As a reader, nothing pulls me out of a story quicker than an anachronism or an analogy to something beyond the point-of-view character’s experience.
But voice also means the language of the prose itself — it should suit the character in focus.
A homeless teenager, escaped from an abusive home and under-educated, is probably not going to wax lyrical in the language of Oscar Wilde — his descriptions are more likely to be curt, raw, utilitarian.
Douglas Adams was a master of voice. This passage, from the point-of-view of a horse, is perfect…
The horse walked with a patient, uncomplaining gait. It had long grown used to being wherever it was put, but for once it felt it didn’t mind this. Here, it thought, was a pleasant field. Here was grass. Here was a hedge it could look at. There was enough space that it could go for a trot later on if it felt the urge.
— Douglas Adams, Dirk Gently’s Holistic Detective Agency
The description is extremely simple, but then so, purportedly, are the horse’s thoughts — the description doesn’t linger on the colour of the grass or the field’s dimensions or much at all really, except for what’s right in front of the horse.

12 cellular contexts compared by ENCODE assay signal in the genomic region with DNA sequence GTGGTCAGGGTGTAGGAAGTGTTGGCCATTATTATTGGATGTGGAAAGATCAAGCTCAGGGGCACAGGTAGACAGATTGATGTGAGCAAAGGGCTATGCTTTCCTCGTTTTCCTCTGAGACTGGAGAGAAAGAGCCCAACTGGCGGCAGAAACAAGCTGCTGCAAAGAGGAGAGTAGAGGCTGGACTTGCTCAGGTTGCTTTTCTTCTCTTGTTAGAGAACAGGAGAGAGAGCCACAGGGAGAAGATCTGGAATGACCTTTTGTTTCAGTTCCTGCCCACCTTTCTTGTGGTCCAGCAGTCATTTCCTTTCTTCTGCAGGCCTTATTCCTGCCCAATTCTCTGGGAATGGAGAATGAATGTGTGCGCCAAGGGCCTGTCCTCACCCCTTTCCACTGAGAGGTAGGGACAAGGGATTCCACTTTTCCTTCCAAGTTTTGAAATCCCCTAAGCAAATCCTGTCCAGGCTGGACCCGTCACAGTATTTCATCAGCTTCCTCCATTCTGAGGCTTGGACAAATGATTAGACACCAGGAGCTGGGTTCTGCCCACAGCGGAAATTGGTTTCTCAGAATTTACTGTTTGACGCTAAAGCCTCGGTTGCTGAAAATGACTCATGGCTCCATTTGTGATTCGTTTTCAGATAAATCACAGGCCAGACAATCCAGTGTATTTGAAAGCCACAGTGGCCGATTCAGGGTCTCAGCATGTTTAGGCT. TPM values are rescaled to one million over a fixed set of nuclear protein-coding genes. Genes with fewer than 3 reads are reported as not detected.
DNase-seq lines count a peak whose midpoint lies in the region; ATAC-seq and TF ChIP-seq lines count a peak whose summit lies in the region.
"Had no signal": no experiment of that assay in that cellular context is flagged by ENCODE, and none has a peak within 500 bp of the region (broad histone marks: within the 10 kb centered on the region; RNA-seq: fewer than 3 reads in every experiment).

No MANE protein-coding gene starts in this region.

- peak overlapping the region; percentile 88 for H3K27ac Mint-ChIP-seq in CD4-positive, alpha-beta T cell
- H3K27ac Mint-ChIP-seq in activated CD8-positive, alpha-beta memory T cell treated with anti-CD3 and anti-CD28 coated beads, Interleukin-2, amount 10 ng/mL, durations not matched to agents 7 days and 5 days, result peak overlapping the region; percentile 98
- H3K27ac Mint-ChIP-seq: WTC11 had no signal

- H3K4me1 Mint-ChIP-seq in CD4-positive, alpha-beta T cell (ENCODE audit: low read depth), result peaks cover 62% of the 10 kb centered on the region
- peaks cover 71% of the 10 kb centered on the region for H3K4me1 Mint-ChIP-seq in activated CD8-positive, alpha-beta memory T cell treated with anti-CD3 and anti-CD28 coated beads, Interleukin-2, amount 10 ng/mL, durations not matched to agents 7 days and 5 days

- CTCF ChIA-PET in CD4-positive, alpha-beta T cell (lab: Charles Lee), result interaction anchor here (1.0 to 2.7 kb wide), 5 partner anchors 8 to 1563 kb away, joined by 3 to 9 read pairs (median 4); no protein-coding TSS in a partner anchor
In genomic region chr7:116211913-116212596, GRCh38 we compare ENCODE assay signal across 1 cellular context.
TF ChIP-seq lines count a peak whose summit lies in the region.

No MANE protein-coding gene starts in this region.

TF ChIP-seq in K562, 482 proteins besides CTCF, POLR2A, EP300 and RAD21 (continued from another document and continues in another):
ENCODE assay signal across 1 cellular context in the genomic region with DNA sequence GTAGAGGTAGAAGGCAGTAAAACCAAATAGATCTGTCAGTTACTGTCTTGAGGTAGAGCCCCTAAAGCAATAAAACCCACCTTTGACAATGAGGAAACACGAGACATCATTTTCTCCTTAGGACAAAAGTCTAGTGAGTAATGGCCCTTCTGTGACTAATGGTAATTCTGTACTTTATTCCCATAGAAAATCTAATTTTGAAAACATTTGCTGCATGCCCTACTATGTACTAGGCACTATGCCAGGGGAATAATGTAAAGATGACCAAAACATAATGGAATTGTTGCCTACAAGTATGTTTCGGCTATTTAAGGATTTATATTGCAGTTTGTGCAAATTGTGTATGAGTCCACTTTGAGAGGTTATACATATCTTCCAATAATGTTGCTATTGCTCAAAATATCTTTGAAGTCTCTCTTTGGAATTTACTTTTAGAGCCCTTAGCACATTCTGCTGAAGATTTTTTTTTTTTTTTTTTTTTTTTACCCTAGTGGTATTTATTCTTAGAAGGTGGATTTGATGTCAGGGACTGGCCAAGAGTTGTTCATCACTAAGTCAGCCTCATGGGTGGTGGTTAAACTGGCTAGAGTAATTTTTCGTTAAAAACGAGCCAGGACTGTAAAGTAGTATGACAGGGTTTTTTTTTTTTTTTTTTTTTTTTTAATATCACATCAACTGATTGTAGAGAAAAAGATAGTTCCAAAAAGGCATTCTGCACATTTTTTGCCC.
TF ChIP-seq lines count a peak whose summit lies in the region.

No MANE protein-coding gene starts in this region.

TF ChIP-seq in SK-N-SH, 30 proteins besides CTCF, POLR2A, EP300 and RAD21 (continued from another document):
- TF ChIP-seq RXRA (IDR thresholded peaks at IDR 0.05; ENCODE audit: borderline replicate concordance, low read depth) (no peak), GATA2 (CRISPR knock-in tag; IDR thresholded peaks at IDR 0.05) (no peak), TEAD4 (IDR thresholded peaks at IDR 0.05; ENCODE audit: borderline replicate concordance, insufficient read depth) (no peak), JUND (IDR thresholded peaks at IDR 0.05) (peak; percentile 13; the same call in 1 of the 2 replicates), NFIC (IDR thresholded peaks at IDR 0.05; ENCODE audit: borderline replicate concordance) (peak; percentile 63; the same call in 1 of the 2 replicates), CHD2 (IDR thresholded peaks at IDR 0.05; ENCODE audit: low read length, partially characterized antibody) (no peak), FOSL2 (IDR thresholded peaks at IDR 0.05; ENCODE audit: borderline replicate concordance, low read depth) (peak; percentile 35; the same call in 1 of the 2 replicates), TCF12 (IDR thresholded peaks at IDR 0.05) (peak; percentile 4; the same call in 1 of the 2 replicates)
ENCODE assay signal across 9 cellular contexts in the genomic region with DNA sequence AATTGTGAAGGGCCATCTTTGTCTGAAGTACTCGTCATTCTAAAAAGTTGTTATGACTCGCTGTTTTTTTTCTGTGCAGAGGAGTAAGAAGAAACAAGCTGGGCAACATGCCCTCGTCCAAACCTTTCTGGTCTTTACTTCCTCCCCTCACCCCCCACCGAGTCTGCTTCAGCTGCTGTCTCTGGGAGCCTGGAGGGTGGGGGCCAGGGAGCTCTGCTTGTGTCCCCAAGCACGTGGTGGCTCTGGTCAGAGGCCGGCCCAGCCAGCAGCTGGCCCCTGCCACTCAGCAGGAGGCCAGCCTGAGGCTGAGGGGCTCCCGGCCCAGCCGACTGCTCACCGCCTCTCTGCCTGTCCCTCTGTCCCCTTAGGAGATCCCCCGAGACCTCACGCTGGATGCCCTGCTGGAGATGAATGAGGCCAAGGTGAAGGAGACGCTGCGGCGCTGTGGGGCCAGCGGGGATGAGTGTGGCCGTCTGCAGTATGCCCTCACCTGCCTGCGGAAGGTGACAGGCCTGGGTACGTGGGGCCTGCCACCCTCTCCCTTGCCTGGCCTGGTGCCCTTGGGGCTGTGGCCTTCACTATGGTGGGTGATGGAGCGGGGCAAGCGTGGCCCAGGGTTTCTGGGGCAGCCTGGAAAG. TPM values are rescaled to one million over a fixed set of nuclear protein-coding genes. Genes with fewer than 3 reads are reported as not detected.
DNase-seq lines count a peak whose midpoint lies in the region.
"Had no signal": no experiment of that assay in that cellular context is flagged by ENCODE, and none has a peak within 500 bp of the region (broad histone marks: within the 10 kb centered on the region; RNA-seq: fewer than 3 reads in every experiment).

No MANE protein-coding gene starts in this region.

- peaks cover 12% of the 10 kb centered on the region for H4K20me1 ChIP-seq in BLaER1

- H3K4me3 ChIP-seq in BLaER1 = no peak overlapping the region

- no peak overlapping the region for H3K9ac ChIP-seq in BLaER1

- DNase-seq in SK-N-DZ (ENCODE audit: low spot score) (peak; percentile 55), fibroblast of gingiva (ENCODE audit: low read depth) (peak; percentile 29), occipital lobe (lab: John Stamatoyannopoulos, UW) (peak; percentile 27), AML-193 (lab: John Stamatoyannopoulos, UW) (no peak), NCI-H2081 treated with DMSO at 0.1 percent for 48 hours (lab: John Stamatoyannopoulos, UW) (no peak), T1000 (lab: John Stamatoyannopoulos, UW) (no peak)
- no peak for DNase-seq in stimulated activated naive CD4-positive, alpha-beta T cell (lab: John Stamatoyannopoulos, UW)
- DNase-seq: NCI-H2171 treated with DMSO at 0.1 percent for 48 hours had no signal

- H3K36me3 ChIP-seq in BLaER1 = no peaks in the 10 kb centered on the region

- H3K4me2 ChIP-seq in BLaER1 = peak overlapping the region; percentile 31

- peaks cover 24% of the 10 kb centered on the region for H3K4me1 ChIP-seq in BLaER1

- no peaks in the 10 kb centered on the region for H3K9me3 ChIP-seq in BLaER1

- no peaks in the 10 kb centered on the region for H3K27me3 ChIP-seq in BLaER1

The context may be a little disjointed, the rhythm off-beat. But it’s a perfect match for that character’s voice.
The only way to perfect this technique is to spend time with your character, immerse yourself in their world, listen for their voice.
The goal here, ultimately, is to weave the descriptions you’ve worked hard to create into your story’s narrative — especially if you’ve used the guidelines from Part 2 to build truly memorable ones.
The end result should be an effortless flow of story (even though we both know how hard you worked to make it appear so).
But through it all, it’s important to remember, as I stated categorically at the start: story is everything.
If your story calls for it, by all means, break any or all of these guidelines — break them hard if needs be. Most readers will forgive a story that is short on description, as long as the story is compelling.
I personally feel descriptive prose is what makes stories memorable — those are the moments I want to relive, again and again.
Good luck with you own endeavours to create something spectacular. Let me know how you go.
All images from Pixabay